About upgrade disruptions#

When we upgrade our Kubernetes clusters we can cause different kinds of disruptions, this text provides an overview of them.

Kubernetes api-server disruption#

K8s clusters’ control plane (api-server etc.) can be either highly available (HA) or not. EKS clusters, AKS clusters, and “regional” GKE clusters are HA, but “zonal” GKE clusters are not. A few of our GKE clusters are zonal still, but as the cost savings are minimal we only create for regional clusters now.

If upgrading a zonal cluster, the single k8s api-server will be temporarily unavailable, but that is not a big problem as user servers and JupyterHub will remain accessible. The brief disruption is that JupyterHub won’t be able to start new user servers, and user servers won’t be able to create or scale their dask-clusters.

Provider managed workload disruptions#

When upgrading a cloud provider managed k8s cluster, it may upgrade some managed workload part of the k8s cluster, such as calico that enforces NetworkPolicy rules. Maybe this could cause a disruption for users, but its not currently known if it does and in what manner.

Core node pool disruptions#

Disruptions to the core node pool is a disruption to workloads running on it, and there are a few workloads that when disrupted would disrupt users.

ingress-nginx-controller pod(s) disruptions#

The support chart we install in each cluster comes with the ingress-nginx chart. The ingress-nginx chart creates one or more ingress-nginx-controller pods that are proxying network traffic associated with incoming connections.

To shut down such pod means to break connections from users working against the user servers. A broken connection can be re-established if there is another replica of this pod ready to accept a new connection.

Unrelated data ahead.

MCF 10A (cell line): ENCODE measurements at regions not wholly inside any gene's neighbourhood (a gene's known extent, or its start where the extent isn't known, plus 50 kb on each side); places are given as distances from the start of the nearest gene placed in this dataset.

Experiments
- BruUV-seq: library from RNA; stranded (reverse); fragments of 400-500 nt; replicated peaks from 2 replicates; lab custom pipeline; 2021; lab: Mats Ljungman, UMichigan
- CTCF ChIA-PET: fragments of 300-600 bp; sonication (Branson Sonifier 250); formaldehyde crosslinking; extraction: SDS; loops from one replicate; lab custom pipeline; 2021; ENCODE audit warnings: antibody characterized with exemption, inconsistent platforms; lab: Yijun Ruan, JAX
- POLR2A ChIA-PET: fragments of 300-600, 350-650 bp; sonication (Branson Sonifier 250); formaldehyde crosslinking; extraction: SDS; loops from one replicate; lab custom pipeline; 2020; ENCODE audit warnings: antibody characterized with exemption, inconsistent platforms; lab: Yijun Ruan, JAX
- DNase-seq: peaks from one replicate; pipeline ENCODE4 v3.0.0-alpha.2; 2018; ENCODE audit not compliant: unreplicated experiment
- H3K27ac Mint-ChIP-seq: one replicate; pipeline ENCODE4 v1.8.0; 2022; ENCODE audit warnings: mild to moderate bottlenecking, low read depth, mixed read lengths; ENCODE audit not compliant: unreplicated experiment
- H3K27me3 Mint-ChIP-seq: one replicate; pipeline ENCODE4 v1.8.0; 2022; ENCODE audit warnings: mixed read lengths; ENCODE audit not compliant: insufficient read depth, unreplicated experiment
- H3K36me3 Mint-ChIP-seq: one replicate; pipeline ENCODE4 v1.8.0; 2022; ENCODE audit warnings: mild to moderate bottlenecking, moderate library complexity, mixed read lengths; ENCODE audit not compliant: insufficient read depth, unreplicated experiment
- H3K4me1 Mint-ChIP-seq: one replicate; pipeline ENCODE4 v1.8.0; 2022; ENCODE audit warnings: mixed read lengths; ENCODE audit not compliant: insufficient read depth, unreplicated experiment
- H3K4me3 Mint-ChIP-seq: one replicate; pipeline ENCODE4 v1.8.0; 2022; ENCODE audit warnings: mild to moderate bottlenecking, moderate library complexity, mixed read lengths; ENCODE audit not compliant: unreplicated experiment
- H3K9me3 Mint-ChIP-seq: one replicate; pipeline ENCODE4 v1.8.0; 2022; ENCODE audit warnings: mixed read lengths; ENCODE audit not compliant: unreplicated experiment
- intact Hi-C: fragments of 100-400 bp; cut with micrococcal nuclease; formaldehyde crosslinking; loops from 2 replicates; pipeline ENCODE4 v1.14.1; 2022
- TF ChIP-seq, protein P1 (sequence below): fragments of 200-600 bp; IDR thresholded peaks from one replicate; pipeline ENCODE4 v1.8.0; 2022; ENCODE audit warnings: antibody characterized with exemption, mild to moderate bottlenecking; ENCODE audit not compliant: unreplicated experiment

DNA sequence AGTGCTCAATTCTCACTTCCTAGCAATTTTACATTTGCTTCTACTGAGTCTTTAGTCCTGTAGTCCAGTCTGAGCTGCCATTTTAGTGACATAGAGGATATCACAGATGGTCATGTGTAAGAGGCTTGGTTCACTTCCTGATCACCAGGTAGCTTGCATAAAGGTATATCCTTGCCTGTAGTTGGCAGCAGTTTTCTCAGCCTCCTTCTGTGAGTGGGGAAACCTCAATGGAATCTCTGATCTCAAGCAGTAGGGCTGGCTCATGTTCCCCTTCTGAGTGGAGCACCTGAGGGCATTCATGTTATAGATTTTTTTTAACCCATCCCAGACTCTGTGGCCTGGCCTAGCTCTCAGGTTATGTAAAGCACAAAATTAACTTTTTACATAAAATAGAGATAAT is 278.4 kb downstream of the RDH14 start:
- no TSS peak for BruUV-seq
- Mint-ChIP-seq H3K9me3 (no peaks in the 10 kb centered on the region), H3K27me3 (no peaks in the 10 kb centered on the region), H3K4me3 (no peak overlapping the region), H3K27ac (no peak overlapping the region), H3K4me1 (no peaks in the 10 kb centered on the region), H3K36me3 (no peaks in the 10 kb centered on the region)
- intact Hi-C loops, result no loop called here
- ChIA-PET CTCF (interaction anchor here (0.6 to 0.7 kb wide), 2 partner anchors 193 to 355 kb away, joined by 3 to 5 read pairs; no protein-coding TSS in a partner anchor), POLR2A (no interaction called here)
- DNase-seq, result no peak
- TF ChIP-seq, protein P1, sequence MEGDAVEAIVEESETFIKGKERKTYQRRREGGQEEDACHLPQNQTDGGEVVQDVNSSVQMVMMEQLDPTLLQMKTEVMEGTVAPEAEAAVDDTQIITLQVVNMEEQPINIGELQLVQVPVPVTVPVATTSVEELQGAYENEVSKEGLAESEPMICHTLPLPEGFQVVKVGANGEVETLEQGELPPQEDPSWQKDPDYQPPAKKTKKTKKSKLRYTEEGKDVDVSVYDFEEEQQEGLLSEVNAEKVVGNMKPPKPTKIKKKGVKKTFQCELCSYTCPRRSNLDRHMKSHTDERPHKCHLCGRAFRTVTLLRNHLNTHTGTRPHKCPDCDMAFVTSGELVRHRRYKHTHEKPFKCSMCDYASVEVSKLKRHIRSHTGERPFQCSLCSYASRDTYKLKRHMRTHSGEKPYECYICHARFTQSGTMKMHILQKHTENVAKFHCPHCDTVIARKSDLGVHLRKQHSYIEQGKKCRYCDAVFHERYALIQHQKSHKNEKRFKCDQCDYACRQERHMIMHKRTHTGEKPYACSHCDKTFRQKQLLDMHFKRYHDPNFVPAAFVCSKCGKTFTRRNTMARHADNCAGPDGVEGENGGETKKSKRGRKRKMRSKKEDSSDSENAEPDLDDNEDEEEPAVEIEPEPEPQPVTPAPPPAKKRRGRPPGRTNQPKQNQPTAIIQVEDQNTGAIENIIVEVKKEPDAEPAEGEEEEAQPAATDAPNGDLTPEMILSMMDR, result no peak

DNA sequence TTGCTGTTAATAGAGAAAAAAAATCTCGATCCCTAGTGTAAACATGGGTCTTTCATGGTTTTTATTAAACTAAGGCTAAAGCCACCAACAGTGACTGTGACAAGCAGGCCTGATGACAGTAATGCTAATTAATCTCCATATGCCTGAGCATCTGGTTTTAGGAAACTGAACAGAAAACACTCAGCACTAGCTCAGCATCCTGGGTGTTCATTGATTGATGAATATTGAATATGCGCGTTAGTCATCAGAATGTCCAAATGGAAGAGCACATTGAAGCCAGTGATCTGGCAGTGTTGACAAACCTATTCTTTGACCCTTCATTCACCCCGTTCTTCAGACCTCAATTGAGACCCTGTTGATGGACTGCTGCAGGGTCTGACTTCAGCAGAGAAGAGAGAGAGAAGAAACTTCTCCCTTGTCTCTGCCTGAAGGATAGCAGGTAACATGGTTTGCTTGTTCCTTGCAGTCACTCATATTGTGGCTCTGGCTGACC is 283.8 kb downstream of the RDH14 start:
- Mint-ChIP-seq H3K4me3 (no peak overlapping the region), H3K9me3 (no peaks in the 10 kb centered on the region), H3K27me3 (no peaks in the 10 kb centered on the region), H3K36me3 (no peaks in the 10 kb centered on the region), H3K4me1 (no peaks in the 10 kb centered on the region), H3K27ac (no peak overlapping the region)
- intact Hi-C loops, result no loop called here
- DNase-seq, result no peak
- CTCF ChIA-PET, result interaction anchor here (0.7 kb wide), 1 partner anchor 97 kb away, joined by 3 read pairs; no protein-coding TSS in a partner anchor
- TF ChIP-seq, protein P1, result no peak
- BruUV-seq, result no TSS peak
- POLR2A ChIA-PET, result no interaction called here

We are currently running only one replica of the ingress-nginx-controller pod, and we won’t have issues with this during rolling updates, such as when the Deployment’s pod template specification is changed or when manually running kubectl rollout restart -n support deploy/support-ingress-nginx-controller. We will however have broken connections and user pods unable to establish new connections directly if kubectl delete is used on this single pod, or kubectl drain is used on the node.

hub pod disruptions#

Our JupyterHub installations each have a single hub pod, and having more isn’t supported by JupyterHub itself. Due to this, and because it has a disk mounted to it that can only be mounted to one pod at a time, it isn’t configured to do rolling updates.

When the hub pod isn’t running, users can’t visit /hub paths, but they can still visit /user paths and control their already started user server.

proxy pod disruptions#

Our JupyterHub installations each has a single proxy pod running configurable-http-proxy, having more replicas isn’t supported because JupyterHub will only update one replica with new proxy routes.

When the proxy pod isn’t running, users can’t visit /hub, /user, or /service paths, because they all route through the proxy pod.

When the proxy pod has started and become ready, it also needs to be re-configured by JupyterHub on how to route traffic to arrive to /user and /service paths. This is done during startup and then regularly by JupyterHub every five minutes. Due to this, a proxy pod being restarted can cause a outage of five minutes.

User node pool disruptions#

Disruptions to a user node pool will disrupt user server pods running on it.